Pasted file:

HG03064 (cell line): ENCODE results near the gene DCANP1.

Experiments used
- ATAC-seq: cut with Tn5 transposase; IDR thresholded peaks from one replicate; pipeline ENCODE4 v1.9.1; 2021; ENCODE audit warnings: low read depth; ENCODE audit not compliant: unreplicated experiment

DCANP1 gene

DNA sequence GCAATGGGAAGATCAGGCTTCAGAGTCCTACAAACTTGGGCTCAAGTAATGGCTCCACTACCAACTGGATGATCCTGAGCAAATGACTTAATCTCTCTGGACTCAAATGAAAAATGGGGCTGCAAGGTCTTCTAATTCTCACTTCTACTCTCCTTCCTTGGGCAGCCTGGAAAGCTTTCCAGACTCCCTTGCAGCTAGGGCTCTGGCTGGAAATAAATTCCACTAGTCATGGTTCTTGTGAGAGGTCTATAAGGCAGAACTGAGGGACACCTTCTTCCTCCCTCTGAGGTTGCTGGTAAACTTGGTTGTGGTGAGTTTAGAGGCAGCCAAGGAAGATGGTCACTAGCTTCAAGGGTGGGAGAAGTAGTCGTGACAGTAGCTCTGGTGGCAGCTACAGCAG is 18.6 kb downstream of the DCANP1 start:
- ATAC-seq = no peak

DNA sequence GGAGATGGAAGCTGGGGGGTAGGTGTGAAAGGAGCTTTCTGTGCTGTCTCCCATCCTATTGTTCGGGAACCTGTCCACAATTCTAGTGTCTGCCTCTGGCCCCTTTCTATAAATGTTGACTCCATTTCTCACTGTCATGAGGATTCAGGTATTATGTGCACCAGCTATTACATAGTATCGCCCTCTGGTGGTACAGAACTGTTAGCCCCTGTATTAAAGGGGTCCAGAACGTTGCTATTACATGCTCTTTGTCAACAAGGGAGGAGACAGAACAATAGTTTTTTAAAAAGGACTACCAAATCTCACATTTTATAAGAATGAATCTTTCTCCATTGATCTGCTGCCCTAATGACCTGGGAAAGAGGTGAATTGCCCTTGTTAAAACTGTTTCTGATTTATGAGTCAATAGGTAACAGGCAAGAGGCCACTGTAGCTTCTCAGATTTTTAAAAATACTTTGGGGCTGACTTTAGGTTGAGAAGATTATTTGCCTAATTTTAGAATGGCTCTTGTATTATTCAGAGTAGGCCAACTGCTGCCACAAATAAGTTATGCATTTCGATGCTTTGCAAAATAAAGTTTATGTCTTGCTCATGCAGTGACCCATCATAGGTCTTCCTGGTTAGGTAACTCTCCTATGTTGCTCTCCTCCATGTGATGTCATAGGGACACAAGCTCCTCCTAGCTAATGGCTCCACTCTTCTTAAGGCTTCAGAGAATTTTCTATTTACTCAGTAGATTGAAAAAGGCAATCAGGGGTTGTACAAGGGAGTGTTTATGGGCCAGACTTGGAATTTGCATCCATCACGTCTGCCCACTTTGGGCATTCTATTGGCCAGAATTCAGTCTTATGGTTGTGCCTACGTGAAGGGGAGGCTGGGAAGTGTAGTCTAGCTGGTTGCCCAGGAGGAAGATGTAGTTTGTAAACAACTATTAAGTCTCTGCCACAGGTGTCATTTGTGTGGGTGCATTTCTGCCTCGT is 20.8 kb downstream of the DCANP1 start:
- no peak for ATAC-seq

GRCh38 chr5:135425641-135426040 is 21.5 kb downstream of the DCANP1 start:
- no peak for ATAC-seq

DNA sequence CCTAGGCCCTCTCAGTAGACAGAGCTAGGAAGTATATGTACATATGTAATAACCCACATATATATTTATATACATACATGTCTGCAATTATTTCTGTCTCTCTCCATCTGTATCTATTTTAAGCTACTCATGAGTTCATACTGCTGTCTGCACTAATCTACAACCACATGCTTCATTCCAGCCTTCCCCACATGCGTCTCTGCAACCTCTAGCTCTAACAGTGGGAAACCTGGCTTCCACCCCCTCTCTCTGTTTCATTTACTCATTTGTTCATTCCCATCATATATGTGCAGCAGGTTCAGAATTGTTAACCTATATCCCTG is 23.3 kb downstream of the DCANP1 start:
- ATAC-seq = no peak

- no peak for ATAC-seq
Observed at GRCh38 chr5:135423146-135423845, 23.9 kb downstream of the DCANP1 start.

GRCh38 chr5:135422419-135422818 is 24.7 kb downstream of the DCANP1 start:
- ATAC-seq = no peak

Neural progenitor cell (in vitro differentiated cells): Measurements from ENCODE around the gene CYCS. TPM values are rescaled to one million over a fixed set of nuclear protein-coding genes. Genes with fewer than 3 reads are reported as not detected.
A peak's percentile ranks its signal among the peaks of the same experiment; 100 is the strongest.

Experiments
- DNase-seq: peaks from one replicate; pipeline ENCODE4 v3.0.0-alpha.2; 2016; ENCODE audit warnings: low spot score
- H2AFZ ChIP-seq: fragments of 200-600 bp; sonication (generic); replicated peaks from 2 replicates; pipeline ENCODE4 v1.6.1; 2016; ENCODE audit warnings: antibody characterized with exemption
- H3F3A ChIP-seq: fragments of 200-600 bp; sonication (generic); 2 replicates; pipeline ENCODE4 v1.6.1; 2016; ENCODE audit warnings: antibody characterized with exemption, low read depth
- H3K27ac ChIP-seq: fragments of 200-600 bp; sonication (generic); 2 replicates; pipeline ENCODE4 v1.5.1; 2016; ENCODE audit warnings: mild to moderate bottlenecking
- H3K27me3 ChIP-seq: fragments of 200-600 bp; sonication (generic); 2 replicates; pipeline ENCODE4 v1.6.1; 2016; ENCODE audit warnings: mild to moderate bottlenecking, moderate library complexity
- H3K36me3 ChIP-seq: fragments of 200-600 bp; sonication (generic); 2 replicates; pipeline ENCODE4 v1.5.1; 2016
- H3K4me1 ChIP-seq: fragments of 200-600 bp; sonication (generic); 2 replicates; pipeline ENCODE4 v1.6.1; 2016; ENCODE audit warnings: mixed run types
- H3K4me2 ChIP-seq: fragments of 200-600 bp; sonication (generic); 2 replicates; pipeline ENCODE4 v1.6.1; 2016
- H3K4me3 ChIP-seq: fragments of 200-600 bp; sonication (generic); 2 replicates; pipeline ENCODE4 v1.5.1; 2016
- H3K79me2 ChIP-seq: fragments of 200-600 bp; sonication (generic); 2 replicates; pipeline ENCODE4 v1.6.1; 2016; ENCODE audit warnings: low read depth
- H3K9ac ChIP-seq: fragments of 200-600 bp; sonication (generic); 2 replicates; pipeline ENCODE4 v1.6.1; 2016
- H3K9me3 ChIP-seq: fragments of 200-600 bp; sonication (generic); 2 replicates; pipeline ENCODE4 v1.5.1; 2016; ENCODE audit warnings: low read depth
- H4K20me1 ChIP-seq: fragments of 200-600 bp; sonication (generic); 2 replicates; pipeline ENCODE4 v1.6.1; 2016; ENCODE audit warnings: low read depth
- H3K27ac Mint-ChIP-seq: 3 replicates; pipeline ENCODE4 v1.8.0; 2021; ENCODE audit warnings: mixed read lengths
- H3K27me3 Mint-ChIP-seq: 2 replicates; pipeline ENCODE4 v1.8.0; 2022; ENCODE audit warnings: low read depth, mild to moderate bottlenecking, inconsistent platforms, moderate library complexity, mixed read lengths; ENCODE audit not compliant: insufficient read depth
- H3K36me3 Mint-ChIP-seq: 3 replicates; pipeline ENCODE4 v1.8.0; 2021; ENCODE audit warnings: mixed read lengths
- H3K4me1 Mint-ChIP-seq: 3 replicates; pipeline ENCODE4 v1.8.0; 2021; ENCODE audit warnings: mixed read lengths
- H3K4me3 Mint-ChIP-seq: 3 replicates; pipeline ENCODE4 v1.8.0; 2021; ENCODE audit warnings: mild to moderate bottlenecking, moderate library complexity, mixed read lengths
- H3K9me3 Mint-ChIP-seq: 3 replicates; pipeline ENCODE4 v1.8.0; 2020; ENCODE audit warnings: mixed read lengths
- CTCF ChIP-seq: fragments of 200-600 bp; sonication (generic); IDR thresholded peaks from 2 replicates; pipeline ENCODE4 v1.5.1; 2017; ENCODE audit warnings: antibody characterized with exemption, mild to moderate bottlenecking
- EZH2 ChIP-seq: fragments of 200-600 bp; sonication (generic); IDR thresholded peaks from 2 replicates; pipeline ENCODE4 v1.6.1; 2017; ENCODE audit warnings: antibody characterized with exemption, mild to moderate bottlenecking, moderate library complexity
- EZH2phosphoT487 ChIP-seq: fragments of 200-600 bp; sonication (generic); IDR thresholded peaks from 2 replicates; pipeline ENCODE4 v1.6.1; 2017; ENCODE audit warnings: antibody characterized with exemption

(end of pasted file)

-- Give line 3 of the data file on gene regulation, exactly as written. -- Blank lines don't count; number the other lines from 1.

- ATAC-seq: cut with Tn5 transposase; IDR thresholded peaks from one replicate; pipeline ENCODE4 v1.9.1; 2021; ENCODE audit warnings: low read depth; ENCODE audit not compliant: unreplicated experiment